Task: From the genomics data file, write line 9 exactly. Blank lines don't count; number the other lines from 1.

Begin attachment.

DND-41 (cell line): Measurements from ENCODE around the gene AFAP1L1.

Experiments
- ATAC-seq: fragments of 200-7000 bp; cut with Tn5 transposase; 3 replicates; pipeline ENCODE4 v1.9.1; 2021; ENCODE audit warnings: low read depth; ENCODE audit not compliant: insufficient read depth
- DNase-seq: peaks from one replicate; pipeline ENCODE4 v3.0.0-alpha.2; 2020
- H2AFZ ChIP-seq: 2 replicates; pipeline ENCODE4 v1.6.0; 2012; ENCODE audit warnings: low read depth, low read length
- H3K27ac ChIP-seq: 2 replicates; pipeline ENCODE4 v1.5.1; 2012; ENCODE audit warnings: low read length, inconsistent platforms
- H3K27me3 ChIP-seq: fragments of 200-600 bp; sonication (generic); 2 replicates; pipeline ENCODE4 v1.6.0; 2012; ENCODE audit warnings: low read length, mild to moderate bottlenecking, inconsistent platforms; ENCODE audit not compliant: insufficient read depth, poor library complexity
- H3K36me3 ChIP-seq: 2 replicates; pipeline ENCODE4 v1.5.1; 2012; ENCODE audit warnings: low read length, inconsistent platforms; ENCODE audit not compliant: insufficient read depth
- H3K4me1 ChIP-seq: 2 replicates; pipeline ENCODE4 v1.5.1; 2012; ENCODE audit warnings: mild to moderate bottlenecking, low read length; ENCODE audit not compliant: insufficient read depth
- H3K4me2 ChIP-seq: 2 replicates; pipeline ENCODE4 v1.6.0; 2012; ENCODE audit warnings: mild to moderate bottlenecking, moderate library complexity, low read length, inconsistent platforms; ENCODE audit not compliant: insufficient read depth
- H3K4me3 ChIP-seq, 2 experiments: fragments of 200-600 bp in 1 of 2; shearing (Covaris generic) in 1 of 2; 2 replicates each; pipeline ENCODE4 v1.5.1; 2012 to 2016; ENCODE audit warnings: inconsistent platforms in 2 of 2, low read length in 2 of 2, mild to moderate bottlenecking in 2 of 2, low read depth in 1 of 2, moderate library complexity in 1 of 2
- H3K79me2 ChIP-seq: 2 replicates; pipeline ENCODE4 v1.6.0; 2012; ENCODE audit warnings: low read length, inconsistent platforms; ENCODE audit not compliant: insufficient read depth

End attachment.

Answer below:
- H3K4me1 ChIP-seq: 2 replicates; pipeline ENCODE4 v1.5.1; 2012; ENCODE audit warnings: mild to moderate bottlenecking, low read length; ENCODE audit not compliant: insufficient read depth